NGO works to develop Barbudan communities

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By Orville Williams

Some of the issues that usually restrict the impact of non-governmental organisations (NGOs) are unnecessary bureaucracy and lack of transparency. Barbudan Go apparently seeks to avoid those negative stereotypes and, as a result, may be one of the few local and regional organisations that abides by the mantra of being “task-oriented” and “driven by people with a common interest”.

The organisation was founded by Asha Frank, Pethrolynna Isaac and Brandon Walker, who recognised the need for the development and strengthening of Barbudan Civil Society, after witnessing the post-hurricane Irma relief efforts of other NGOs and charities such as the United Nations Development Programme (UNDP), American Red Cross, Samaritan’s Purse International Disaster Relief, Ground Truth Solutions and Marine Ecosystem Protected Areas (MEPA) Trust, etc.

Receiving its certificate of incorporation in September 2018, the group is on a mission to operate as an umbrella organisation, giving individuals and small, unregistered informal groups’ access to apply for grants, provide alternative education programmes, strengthen and preserve Barbuda’s history and culture and make Barbuda more prepared for natural disasters.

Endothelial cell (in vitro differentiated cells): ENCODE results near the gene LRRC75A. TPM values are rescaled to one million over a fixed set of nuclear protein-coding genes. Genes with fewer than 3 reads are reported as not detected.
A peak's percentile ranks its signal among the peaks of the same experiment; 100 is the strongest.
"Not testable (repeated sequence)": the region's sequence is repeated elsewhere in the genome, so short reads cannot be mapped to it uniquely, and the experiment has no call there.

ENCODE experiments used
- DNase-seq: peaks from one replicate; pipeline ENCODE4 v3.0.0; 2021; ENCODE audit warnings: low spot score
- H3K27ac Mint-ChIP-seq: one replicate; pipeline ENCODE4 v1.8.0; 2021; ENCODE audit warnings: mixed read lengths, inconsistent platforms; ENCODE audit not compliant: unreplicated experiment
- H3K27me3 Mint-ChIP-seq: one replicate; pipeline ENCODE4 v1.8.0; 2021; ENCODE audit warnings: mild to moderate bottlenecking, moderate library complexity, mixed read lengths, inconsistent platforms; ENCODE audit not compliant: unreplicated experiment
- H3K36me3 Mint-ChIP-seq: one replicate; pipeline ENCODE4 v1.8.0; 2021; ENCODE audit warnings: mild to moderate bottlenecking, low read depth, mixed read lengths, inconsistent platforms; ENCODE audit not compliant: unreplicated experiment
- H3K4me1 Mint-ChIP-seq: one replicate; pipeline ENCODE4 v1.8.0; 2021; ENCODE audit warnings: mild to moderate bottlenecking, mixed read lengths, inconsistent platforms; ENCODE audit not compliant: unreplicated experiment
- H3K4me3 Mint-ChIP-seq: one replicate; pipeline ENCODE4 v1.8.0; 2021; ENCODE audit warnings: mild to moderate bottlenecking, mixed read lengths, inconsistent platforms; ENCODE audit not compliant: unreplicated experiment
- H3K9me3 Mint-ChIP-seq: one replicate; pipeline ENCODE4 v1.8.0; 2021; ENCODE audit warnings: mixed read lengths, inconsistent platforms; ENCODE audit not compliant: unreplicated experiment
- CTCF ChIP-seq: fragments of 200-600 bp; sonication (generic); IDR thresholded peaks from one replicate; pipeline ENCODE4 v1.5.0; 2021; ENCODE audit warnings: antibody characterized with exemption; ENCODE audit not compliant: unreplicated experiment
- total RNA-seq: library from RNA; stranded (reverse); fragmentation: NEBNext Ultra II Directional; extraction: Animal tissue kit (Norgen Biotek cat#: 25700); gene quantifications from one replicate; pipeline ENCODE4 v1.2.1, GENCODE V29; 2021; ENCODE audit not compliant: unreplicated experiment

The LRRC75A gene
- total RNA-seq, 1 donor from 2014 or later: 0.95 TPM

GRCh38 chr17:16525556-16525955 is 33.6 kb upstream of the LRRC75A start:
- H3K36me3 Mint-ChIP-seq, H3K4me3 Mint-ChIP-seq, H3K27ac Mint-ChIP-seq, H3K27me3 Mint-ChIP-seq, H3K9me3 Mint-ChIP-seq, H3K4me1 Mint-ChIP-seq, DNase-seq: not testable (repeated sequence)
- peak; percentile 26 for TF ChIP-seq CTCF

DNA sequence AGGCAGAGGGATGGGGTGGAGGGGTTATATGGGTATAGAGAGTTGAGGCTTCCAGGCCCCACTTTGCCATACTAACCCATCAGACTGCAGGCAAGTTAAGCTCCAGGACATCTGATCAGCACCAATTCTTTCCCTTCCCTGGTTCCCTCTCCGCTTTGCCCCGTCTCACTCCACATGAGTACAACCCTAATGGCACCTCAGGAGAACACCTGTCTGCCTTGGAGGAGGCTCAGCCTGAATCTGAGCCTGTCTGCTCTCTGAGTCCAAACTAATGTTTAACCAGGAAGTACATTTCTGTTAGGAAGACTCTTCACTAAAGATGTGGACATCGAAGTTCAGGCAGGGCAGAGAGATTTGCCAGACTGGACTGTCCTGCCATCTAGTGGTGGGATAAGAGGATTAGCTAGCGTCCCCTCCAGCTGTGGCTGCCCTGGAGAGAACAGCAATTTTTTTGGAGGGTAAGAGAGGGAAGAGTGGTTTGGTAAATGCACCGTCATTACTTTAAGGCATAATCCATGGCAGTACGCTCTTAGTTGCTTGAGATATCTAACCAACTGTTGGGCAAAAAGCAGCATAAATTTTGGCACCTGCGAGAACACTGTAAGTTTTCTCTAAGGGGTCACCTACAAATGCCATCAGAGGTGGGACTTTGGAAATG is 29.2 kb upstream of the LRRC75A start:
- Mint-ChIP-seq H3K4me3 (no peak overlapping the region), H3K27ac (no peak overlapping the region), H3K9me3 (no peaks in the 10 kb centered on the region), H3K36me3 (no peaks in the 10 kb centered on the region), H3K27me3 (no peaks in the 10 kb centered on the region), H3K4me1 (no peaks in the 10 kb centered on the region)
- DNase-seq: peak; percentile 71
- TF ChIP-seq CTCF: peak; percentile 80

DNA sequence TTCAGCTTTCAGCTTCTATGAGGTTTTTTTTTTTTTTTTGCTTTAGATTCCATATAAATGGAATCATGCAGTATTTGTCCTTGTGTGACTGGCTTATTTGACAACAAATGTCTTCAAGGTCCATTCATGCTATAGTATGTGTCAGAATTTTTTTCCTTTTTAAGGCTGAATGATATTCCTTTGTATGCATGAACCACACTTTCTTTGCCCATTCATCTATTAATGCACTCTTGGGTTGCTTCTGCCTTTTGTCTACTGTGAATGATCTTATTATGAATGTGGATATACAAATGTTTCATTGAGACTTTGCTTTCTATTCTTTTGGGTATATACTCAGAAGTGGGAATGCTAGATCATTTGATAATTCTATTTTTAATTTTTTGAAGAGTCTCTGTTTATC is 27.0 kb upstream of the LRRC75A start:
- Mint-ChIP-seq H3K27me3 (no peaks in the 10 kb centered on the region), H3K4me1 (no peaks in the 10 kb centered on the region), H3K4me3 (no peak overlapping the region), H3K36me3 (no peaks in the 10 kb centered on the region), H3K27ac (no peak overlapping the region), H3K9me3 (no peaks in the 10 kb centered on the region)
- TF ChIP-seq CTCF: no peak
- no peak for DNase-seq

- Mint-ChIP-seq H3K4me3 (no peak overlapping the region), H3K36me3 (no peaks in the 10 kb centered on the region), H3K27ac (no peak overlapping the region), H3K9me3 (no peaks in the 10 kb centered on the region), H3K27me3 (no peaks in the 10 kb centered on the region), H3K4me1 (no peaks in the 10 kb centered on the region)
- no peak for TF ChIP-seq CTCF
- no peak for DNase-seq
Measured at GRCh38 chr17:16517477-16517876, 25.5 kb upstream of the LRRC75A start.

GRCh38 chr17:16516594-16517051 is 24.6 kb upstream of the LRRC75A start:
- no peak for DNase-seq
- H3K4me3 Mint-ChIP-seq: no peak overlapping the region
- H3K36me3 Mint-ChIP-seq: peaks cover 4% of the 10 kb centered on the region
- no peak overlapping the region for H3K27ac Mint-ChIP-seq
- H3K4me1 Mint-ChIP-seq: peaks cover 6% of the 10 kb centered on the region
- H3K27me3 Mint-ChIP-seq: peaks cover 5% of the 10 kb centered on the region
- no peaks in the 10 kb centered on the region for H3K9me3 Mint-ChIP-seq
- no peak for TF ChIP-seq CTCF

Some projects that it is currently working include the restoration of Codrington House and a Water Harvesting Initiative – to provide water storage tanks to vulnerable households affected by Hurricane Irma.

It recently completed phase one of the Water Harvesting Initiative – aimed at “providing access to potable water to families who [to date] had limited or no immediate access to potable water since the passage of Hurricane Irma in 2017”, according to Founder and Director, Pethrolynna Isaac.

This first phase – sponsored by International Community Foundation (ICF) – she says, “was able to support 26 families by providing them with water tanks, spouting kits and the workmanship needed to install their water-harvesting system.”

Now, the group is preparing for phase two of the initiative, which requires further investment of volunteerism and resources.

Isaac shared that a big part of this next phase will be a Disaster Recovery Survey, through which Barbudan Go will be collecting post-hurricane restoration data from Barbudan households, to aid in their planning and execution. It will also be seeking funding, both locally and internationally, to support the venture.

She also reiterated that the founders and directors of the organisation “are committed to developing the local community and will thereby, continue to engage local suppliers and service providers in the organisation’s upcoming programmes.”

Barbudan Go is currently in its first year of operation and is focused on capacity building, to strengthen their efforts going forward. Persons interested in assisting the organisation can email [email protected] or visit their Facebook page.

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